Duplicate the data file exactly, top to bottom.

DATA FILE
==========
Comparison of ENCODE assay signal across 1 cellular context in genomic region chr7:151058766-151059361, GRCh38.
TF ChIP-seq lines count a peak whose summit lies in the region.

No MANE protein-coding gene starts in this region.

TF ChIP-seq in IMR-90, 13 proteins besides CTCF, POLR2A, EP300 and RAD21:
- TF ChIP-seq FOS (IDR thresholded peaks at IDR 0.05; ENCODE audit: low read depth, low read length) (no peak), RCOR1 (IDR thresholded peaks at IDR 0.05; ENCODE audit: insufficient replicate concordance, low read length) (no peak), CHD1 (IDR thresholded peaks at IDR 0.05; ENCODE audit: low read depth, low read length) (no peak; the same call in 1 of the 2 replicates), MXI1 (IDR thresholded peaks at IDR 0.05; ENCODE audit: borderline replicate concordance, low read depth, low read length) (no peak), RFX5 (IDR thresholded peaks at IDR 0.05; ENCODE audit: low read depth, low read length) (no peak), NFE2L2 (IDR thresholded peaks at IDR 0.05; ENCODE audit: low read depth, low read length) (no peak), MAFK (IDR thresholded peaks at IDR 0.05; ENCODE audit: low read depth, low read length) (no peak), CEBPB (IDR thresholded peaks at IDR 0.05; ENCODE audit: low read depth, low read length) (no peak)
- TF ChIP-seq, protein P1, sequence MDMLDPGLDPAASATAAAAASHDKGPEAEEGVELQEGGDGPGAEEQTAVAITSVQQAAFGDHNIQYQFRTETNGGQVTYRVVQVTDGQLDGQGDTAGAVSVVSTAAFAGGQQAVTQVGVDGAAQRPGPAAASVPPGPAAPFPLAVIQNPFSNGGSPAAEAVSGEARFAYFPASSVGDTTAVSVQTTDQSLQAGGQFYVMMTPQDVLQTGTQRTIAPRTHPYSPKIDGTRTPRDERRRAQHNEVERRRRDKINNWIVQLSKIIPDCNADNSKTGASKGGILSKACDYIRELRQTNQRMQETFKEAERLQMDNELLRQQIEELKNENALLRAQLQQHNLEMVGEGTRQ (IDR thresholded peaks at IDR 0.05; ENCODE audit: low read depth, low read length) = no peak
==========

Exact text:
Comparison of ENCODE assay signal across 1 cellular context in genomic region chr7:151058766-151059361, GRCh38.
TF ChIP-seq lines count a peak whose summit lies in the region.

No MANE protein-coding gene starts in this region.

TF ChIP-seq in IMR-90, 13 proteins besides CTCF, POLR2A, EP300 and RAD21:
- TF ChIP-seq FOS (IDR thresholded peaks at IDR 0.05; ENCODE audit: low read depth, low read length) (no peak), RCOR1 (IDR thresholded peaks at IDR 0.05; ENCODE audit: insufficient replicate concordance, low read length) (no peak), CHD1 (IDR thresholded peaks at IDR 0.05; ENCODE audit: low read depth, low read length) (no peak; the same call in 1 of the 2 replicates), MXI1 (IDR thresholded peaks at IDR 0.05; ENCODE audit: borderline replicate concordance, low read depth, low read length) (no peak), RFX5 (IDR thresholded peaks at IDR 0.05; ENCODE audit: low read depth, low read length) (no peak), NFE2L2 (IDR thresholded peaks at IDR 0.05; ENCODE audit: low read depth, low read length) (no peak), MAFK (IDR thresholded peaks at IDR 0.05; ENCODE audit: low read depth, low read length) (no peak), CEBPB (IDR thresholded peaks at IDR 0.05; ENCODE audit: low read depth, low read length) (no peak)
- TF ChIP-seq, protein P1, sequence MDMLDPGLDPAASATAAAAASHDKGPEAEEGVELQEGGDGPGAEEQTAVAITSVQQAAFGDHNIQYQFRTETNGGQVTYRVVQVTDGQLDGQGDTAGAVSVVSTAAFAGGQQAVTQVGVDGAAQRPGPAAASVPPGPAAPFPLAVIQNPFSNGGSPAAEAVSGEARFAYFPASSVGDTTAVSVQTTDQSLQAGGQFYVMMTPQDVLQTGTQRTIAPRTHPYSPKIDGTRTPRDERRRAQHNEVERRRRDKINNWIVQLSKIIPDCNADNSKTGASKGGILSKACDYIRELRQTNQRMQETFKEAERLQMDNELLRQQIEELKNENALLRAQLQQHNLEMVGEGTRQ (IDR thresholded peaks at IDR 0.05; ENCODE audit: low read depth, low read length) = no peak